OFC title

The Aviator

Directed by Martin Scorsese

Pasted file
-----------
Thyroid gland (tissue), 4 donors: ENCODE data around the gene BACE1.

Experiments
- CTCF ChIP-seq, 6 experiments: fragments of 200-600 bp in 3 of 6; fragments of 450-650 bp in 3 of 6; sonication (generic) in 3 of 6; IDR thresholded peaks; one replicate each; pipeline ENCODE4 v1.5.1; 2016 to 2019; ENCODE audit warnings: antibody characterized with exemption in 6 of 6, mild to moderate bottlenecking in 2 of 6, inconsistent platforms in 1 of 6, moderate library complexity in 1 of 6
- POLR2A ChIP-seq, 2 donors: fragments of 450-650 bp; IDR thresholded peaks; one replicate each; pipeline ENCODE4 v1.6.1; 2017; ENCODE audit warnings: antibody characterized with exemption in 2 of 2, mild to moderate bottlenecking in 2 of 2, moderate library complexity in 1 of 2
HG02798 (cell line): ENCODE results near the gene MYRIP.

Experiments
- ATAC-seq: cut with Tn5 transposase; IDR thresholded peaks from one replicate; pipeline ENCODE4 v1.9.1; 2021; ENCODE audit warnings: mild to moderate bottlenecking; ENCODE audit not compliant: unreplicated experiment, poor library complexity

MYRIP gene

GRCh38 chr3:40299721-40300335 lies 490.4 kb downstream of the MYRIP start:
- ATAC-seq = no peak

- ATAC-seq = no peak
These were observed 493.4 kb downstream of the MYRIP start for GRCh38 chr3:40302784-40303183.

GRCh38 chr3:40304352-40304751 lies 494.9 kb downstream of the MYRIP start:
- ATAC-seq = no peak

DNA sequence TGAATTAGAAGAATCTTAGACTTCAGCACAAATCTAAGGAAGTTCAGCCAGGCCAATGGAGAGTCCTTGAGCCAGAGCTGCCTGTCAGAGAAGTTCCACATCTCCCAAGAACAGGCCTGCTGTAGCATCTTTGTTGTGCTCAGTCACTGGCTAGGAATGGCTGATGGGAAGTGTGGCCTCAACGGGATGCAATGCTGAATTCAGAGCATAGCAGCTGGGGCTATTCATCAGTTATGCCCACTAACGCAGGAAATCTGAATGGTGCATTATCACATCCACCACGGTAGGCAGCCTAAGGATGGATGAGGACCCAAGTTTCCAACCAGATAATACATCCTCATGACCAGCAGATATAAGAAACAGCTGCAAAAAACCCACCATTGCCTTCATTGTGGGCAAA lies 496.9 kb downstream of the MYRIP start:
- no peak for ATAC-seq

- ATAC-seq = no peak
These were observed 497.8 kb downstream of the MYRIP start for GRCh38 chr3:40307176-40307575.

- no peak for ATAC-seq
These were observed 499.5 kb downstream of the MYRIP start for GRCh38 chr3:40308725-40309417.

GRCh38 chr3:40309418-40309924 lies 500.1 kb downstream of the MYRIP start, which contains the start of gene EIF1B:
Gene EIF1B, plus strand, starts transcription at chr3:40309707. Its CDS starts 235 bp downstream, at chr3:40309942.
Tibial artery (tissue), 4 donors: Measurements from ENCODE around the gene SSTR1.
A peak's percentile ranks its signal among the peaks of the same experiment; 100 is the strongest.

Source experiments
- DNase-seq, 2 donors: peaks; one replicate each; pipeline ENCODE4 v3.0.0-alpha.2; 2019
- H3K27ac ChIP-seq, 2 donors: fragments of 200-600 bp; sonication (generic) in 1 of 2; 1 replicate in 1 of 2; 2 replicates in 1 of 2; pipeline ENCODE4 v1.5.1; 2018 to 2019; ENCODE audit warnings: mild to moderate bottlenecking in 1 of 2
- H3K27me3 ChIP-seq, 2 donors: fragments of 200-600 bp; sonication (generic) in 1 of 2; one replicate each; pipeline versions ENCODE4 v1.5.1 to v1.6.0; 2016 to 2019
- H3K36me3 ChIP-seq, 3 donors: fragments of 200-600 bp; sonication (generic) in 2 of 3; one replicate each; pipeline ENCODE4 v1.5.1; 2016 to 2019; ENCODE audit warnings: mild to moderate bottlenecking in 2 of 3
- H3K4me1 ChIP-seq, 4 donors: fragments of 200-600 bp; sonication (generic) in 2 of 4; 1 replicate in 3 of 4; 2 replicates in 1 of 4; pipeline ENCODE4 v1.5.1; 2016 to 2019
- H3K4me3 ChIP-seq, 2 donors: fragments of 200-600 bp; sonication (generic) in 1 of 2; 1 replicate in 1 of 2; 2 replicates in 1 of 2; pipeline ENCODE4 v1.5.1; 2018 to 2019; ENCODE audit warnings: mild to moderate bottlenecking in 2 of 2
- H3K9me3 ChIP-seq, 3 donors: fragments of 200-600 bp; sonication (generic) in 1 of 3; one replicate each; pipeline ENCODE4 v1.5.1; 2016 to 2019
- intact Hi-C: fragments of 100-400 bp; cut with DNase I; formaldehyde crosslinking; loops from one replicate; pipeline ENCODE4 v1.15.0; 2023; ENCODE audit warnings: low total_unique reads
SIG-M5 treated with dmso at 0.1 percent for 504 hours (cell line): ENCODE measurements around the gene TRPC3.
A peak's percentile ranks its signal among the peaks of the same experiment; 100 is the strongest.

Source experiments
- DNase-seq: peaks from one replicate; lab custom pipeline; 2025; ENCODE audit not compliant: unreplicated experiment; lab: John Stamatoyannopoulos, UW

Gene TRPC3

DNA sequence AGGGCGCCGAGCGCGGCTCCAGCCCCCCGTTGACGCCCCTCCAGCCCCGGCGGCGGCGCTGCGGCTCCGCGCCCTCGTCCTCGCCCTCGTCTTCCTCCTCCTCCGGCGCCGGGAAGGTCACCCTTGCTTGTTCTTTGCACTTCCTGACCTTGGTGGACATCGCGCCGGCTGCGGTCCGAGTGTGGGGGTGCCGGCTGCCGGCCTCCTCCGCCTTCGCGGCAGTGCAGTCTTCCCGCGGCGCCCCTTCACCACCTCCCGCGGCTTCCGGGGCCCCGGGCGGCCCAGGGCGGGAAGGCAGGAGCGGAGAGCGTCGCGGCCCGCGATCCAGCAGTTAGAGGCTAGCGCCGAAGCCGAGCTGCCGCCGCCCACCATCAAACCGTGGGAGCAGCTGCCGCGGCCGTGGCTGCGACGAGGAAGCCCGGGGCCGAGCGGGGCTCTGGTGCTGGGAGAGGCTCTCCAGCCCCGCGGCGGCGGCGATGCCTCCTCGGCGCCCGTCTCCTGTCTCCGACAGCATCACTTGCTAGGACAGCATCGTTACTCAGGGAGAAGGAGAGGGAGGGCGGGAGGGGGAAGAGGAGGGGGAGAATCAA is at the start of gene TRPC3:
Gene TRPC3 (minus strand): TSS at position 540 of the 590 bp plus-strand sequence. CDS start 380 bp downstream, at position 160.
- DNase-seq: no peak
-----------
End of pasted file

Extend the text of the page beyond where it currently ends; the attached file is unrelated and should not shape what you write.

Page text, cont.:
Kate Beckinsale as Ava GardnerNot only is the subject material fascinating – eccentric tycoon Howard Hughes – but Martin Scorsese’s biopic, The Aviator, soars visually. Hughes was such an interesting character in so many ways that, even at nearly three hours, they had to omit many large parts of the man’s life. We start with a short scene depicting his childhood but quickly get into his career in aviation and Hollywood – along with his legendary playboy antics. As the dashing, young Howard Hughes, Leonardo DiCaprio is perfect. Not only is the Hollywood outsider and brash womanizer very well depicted but they did well at showing the early stages of his mental illness, while it was still hidden from the public – while Hughes could still deal with people outside a small circle. Leonardo DiCaprio does not appear to age over more than 30 years of story time and the real horror of his illness isn’t fully rendered on film since the movie doesn’t cover the later years when he became so ill that he couldn’t deal with social situations. The movie ends on a positive note while in reality Hughes spiraled down during his last two decades and died a frightened, isolated recluse. I don’t think that the filmmakers could have done better by casting the lead with someone else – it’s a very tall order to play both the young, super-rich playboy on top of the world and the middle-aged man trying – and failing -- to keep a grip on his sanity.